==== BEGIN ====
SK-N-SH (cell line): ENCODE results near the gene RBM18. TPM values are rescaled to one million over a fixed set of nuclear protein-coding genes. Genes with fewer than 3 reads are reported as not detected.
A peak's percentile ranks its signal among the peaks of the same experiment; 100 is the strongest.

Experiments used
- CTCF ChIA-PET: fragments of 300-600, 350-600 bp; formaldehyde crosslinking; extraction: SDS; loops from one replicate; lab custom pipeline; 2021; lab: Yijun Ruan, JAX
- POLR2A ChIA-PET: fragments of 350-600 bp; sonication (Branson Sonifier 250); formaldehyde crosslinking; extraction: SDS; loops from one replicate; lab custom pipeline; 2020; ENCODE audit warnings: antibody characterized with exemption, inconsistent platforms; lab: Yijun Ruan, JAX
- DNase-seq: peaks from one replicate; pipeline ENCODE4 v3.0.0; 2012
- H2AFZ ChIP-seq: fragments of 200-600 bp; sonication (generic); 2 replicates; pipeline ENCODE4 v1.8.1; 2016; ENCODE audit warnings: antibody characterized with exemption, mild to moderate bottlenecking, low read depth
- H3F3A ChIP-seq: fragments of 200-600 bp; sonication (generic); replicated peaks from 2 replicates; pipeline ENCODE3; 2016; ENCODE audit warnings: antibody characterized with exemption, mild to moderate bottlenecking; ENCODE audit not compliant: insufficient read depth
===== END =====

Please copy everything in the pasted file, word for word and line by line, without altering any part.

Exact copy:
SK-N-SH (cell line): ENCODE results near the gene RBM18. TPM values are rescaled to one million over a fixed set of nuclear protein-coding genes. Genes with fewer than 3 reads are reported as not detected.
A peak's percentile ranks its signal among the peaks of the same experiment; 100 is the strongest.

Experiments used
- CTCF ChIA-PET: fragments of 300-600, 350-600 bp; formaldehyde crosslinking; extraction: SDS; loops from one replicate; lab custom pipeline; 2021; lab: Yijun Ruan, JAX
- POLR2A ChIA-PET: fragments of 350-600 bp; sonication (Branson Sonifier 250); formaldehyde crosslinking; extraction: SDS; loops from one replicate; lab custom pipeline; 2020; ENCODE audit warnings: antibody characterized with exemption, inconsistent platforms; lab: Yijun Ruan, JAX
- DNase-seq: peaks from one replicate; pipeline ENCODE4 v3.0.0; 2012
- H2AFZ ChIP-seq: fragments of 200-600 bp; sonication (generic); 2 replicates; pipeline ENCODE4 v1.8.1; 2016; ENCODE audit warnings: antibody characterized with exemption, mild to moderate bottlenecking, low read depth
- H3F3A ChIP-seq: fragments of 200-600 bp; sonication (generic); replicated peaks from 2 replicates; pipeline ENCODE3; 2016; ENCODE audit warnings: antibody characterized with exemption, mild to moderate bottlenecking; ENCODE audit not compliant: insufficient read depth